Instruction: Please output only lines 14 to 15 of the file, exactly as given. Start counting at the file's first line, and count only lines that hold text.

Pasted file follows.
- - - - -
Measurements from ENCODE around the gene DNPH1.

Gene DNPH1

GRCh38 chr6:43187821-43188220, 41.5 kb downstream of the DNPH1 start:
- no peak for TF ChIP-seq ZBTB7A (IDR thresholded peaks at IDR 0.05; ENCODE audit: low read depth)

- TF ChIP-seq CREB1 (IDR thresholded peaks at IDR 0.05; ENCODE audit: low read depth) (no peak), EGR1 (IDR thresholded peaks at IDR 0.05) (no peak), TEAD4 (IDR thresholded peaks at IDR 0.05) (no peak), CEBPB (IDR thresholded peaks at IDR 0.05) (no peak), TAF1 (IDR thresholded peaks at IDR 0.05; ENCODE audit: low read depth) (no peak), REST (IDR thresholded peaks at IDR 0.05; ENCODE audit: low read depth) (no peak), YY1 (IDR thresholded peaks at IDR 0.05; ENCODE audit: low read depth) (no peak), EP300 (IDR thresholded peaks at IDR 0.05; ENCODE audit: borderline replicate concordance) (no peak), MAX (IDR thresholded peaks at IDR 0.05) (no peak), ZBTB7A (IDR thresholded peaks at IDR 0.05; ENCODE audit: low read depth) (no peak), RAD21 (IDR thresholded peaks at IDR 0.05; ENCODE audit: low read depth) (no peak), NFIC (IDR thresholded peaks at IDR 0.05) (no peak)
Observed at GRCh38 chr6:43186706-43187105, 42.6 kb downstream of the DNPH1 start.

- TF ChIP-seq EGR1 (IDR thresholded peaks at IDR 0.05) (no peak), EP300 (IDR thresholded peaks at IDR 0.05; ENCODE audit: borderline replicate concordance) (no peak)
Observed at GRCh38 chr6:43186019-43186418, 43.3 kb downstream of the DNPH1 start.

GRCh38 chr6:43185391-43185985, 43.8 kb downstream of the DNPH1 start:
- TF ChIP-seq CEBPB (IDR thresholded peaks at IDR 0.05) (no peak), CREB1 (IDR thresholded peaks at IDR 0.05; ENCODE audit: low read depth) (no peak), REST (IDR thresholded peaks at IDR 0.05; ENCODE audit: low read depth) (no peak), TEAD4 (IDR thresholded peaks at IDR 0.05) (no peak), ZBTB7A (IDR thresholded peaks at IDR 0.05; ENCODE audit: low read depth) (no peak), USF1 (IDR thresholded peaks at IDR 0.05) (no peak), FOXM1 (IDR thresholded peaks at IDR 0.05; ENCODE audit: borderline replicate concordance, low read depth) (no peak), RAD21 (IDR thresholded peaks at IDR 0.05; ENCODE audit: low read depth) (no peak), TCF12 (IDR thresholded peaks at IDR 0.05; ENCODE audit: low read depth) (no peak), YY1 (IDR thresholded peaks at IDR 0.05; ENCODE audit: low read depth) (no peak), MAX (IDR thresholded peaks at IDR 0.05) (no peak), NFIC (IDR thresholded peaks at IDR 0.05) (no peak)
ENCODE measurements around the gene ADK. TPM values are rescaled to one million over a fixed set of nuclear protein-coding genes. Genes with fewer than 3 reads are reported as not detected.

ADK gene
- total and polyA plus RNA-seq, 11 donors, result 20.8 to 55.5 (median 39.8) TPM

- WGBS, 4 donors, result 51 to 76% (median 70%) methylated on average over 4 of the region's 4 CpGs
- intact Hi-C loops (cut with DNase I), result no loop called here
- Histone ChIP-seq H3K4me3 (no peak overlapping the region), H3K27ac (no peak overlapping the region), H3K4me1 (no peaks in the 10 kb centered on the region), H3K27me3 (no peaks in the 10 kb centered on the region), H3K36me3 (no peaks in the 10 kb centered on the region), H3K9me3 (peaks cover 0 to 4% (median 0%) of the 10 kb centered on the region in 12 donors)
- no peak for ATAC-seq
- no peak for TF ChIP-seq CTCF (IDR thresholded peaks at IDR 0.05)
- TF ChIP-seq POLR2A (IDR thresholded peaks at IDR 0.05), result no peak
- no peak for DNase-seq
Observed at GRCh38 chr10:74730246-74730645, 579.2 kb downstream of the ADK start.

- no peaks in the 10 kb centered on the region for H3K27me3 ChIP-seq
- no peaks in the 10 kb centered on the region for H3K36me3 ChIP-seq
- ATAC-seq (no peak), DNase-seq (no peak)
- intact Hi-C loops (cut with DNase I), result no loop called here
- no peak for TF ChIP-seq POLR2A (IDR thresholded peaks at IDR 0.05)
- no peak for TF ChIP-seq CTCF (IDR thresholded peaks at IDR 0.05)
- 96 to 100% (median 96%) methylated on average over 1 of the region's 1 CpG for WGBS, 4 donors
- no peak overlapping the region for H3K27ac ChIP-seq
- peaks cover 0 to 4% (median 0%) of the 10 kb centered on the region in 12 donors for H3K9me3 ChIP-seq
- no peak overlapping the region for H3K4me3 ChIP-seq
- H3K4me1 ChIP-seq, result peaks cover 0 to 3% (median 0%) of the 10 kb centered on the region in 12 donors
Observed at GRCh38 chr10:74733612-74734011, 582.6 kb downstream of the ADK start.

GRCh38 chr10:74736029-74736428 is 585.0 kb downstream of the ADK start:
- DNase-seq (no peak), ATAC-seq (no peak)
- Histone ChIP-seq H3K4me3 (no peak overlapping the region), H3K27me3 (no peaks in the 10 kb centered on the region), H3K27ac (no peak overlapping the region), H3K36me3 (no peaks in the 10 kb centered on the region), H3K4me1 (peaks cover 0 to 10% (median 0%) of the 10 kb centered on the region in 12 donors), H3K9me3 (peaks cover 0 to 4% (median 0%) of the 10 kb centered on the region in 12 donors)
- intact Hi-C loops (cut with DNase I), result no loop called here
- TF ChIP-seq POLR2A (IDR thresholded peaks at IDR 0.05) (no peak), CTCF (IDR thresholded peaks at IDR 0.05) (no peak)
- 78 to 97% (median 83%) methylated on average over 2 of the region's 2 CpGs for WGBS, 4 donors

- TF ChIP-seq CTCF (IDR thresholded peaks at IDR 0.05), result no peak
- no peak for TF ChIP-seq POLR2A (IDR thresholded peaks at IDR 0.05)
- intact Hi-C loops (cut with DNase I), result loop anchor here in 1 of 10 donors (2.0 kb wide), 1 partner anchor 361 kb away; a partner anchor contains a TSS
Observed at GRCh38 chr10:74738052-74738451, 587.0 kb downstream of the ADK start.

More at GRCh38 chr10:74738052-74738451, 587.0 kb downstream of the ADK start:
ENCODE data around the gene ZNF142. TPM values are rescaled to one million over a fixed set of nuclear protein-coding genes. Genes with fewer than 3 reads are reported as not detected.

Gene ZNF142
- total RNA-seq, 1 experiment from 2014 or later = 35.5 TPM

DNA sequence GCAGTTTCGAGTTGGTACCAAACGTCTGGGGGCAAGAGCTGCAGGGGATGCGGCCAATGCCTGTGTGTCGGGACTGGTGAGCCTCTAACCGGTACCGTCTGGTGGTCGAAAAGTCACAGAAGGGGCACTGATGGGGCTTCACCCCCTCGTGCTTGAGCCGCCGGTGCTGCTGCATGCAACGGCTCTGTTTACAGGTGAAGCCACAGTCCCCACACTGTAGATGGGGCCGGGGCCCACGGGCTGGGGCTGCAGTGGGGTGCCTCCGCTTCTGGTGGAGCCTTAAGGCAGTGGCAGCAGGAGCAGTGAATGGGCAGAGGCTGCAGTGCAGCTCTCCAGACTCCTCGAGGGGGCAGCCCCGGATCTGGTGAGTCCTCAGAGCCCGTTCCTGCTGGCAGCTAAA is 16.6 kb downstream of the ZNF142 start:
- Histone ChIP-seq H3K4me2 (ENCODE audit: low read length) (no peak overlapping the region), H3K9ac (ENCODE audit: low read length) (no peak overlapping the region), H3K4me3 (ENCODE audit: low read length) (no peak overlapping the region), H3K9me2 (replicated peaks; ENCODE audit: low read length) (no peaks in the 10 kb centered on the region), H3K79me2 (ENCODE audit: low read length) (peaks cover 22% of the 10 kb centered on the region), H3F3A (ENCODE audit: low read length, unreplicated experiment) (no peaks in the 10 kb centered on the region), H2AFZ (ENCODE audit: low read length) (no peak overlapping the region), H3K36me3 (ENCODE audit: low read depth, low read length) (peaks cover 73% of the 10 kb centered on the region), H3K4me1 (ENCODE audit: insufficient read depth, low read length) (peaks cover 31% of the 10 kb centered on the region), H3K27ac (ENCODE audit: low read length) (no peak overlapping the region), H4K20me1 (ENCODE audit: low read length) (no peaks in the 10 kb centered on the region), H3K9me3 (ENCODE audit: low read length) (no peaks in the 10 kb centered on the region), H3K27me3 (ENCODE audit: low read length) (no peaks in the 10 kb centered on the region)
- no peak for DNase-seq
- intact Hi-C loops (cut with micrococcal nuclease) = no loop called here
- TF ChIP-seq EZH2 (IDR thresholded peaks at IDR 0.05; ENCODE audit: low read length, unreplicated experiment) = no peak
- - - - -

- WGBS, 4 donors, result 51 to 76% (median 70%) methylated on average over 4 of the region's 4 CpGs
- intact Hi-C loops (cut with DNase I), result no loop called here